Many of the NAD receivers have a DAC built into them that don't sound too bad at all. In the price range you are looking at (<$200) I'm not sure you will hear much of an improvement. That said, I haven't hear the AMC DAC 8 so take what I said with a grain of salt. You may want to consider having your Squeezebox modded by somebody like Bolder Cable. It drastically betters the performance of the analog output and digital output of the stock SB. The cost isn't that much more than what you were looking to spend on a used DAC.
Hope that helped,
I just read your review of the Bolder Cable Modified Squeezebox. Great review, but I have a question. You compared the stock Squeezebox with the stock switching power supply with a stock Squeezebox with the Bolder power supply. Then you reviewed the stock squeezebox w/ a generic regulated power supply vs. the modified squeezebox with the same regulated power supply. But I'm wondering, how does the generic regulated power supply compare to the Bolder power supply. I ask because I have one of those generic regulated power supplies w/ my squeezebox, and it's a nice improvement over stock. I only paid $8 for it, but I'm wondering if the Bolder linear power supply is an improvement of this. There's a big jump in price $8 vs. $250.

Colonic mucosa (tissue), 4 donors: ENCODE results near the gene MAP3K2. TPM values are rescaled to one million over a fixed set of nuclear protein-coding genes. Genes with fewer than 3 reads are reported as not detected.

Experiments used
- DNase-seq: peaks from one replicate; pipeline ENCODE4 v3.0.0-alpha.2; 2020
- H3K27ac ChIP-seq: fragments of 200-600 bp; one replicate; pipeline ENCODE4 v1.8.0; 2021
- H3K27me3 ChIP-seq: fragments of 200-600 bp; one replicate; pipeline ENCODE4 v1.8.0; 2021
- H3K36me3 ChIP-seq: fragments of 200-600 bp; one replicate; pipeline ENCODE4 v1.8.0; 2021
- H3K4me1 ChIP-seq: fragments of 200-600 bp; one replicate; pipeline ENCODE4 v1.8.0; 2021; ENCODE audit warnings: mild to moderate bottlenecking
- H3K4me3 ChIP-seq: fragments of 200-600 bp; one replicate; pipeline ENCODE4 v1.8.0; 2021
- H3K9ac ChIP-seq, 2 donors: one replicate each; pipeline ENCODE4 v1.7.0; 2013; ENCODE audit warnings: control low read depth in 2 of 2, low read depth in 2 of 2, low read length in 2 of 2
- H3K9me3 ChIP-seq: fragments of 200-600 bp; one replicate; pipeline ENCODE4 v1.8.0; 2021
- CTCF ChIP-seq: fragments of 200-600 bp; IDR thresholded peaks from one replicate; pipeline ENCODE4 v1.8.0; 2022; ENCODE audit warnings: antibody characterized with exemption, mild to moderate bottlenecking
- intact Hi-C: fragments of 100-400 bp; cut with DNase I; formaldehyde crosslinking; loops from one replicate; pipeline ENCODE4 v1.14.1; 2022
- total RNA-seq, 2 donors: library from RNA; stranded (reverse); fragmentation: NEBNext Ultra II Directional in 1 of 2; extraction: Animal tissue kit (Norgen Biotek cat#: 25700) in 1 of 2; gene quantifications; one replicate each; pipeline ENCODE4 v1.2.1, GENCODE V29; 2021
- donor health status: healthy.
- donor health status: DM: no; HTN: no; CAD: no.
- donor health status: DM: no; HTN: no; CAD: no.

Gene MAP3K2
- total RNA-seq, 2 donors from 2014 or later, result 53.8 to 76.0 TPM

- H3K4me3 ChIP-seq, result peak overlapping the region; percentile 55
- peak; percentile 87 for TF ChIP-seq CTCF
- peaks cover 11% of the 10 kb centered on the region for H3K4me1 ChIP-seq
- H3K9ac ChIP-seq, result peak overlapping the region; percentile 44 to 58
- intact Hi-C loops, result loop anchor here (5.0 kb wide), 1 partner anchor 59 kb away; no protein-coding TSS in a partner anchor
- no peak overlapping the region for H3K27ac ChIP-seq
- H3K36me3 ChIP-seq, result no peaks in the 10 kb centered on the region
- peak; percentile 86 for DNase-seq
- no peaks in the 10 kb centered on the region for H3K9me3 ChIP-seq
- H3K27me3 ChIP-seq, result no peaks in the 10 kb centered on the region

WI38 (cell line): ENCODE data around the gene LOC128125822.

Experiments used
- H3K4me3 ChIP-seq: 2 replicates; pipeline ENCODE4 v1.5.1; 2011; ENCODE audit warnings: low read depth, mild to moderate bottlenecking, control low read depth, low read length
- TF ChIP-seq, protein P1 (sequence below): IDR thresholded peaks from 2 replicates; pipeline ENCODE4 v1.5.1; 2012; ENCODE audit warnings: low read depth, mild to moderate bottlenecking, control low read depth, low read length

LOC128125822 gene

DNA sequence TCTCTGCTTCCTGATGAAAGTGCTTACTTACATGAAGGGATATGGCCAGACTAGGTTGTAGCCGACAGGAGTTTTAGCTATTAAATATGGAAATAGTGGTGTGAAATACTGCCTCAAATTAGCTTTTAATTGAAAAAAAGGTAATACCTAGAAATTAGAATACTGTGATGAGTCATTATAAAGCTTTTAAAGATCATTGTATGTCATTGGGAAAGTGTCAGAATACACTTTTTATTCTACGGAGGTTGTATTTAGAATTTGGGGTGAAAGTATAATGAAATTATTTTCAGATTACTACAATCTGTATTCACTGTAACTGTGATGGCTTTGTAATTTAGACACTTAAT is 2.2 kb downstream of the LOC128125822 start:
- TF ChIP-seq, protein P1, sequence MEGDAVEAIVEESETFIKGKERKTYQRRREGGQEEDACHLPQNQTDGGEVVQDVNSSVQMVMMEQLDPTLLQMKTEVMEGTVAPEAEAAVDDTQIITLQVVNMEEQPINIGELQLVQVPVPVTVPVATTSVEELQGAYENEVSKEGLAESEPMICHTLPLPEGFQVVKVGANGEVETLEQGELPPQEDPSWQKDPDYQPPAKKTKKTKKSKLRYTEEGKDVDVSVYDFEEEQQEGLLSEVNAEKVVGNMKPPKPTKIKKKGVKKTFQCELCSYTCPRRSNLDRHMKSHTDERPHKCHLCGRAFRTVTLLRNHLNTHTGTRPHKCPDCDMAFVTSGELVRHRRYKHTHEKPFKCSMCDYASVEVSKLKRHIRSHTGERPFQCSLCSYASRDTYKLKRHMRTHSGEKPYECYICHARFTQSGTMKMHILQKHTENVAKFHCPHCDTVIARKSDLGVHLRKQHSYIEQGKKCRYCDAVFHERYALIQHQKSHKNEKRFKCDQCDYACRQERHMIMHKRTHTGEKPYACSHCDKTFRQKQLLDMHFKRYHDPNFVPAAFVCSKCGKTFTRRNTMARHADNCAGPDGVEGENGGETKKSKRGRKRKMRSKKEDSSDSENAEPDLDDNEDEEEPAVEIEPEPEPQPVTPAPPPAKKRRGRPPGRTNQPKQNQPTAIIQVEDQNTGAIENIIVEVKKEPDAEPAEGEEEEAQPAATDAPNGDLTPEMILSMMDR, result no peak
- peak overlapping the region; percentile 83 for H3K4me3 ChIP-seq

There is a definite difference between the cheap linear power supplies (like the one I referred to in the article and the Bolder. Waynes power supply uses better capacitors, a better regulator plus he bypass's the larger power supply caps giving it better (apparent) speed and control. Estimating the difference, the Bolder would give you an additional between a 30% to 40% improvement beyond your $8 power supply.
Unfortunately, it all comes down to how much you want to spend. I personally think the Bolder PS is well worth it but then again its a matter of how much a person is willing to spend for incremental gains in sound quality.
Hope that helped.